Maybe the biblical character you best connect with is Daniel in the lion’s den, or Mary when the stone was rolled away. Sometimes we connect with the well-known figures we would have chosen for ourselves. But sometimes Creator appoints us to walk in the company of stranger biblical fellows—companions we would not have chosen, but who enrich our lives even so. This is the story of how I found myself walking the path of the Proverbs 31 woman, identifying with her story, and becoming what I call a “Proverbs 31 man.”   Read more
Ask one hundred people “What does it mean to be masculine?” and you will likely get a hundred different answers, along with a fair amount of blank stares and blinking eyes. When I posed the question, rather unscientifically, to a few people hanging around our campus’s social science building, I got a variety of answers with no two being the same. Read more
“Who do people say the Son of Man is?” Jesus asked this question of the disciples (Matt. 16:13–19) after warning his followers about the false teachings of the Pharisees and Sadducees, who had been hounding Jesus for a sign from heaven to validate his identity as Messiah. This was done to test or disprove Jesus. Asking for a sign from heaven when the prophecy of Isaiah foretold him to be the sign denoted a level of distrust in both the being and doing of Jesus. If he took the bait, he’d annul his identity as the Messiah. If Jesus was not the fulfillment of prophecy, his miracles and profound teachings would lose their value in the marketplace of beliefs and ideas. Read more
We have always liked the idea of an equal marriage, but there are vexing questions. Do we both need to earn the same income, or is it better for us to work an equal number of hours? How do we share all the responsibilities of maintaining our home? If we’re both going to work full time, who will raise our children? There are many options, but one solution is to spend less time at work. In fact, for most of our marriage, we have both worked part time.  Read more

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Book Review: Singles and the Church: A Match Made in Heaven?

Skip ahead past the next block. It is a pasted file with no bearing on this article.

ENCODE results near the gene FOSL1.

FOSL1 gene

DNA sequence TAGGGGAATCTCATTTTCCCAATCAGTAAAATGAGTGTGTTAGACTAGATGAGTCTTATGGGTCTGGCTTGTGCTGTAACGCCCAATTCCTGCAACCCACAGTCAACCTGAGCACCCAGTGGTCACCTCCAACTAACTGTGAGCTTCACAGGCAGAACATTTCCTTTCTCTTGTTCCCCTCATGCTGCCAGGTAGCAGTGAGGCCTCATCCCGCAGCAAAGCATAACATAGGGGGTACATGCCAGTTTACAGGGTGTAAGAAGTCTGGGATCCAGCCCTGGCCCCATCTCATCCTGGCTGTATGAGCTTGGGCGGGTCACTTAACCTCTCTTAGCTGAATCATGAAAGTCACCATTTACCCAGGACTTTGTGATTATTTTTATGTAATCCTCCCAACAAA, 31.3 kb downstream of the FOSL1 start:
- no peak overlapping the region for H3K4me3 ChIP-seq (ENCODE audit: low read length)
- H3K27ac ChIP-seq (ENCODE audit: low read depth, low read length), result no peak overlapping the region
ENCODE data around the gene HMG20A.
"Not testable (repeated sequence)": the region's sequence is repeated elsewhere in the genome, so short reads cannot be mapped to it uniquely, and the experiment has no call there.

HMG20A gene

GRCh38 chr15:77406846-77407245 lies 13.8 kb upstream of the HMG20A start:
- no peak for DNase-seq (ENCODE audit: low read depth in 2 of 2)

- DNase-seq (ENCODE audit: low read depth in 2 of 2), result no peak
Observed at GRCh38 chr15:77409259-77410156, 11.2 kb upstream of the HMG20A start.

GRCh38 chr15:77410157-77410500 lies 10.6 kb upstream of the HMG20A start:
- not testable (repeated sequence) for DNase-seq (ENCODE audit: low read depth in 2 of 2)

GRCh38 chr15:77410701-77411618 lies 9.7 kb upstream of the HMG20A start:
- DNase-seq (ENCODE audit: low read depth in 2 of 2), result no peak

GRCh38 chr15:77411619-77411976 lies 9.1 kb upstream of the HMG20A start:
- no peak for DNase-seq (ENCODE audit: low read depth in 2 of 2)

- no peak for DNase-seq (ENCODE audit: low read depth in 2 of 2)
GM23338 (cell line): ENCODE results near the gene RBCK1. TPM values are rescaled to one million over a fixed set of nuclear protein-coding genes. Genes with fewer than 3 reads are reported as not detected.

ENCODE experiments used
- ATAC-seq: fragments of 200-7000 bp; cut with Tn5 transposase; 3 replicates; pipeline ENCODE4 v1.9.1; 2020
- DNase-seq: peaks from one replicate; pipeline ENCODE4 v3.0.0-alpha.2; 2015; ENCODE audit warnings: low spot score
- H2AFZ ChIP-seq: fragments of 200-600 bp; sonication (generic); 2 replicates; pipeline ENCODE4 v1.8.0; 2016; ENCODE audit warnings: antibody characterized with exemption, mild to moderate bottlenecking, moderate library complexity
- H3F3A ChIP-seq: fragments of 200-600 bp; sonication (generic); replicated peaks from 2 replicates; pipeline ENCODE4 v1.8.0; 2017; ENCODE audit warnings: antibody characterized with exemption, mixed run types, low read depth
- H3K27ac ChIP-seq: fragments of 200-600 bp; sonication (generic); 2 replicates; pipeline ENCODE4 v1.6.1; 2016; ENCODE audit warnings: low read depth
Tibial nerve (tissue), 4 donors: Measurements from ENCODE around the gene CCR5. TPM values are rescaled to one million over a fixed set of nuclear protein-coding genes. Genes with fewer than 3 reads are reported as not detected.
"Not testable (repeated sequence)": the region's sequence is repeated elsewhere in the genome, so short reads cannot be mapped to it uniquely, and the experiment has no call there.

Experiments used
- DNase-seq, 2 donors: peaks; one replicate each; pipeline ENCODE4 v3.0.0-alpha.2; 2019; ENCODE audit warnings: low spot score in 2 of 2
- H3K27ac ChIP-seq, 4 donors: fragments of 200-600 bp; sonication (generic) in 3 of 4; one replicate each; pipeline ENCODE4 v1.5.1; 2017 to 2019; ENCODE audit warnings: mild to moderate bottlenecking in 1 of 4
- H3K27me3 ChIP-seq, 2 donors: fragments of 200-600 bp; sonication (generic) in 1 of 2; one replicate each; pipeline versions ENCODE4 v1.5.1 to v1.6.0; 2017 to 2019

At my former church, I offered a suggestion to the pastor. I told him that his morning sermon had been geared toward the married members of the congregation, but did not have application for singles. I suggested that he try to include messages relevant for single churchgoers as well. He looked at me and straightforwardly replied, "I don't know how to include singles because I am married."

Book Review: What Science Says About Superiority: Shattering the Myth of Race

Shattering the Myth of Race by Dave Unander is a thoughtful discussion of the conflict of race and ethnicity against the backdrop of the history of Western Europe and the United States.

Unander speaks of many people's lack of family roots in his Chicago neighborhood in the 1920s and 1930s to suggest that people can lose a sense of racial or cultural identity. In his multiethnic neighborhood, what people were like had more bearing on what he thought of them than their racial or ethnic background.

Book Review: Unmarried But Not Unimportant: Single Women: Challenge to the Church?

Intended for single women and the churches they attend, Single Women: Challenge to the Church? tackles the unique challenges faced by single, Christian women through the eyes of nearly 100 women who were surveyed and interviewed for the project.

The book also addresses the church's response to these challenges and provides practical suggestions for the church on how to serve its single members. This work is an encouragement for single women because it views singleness as a gift that holds a distinct purpose for a woman's service to God.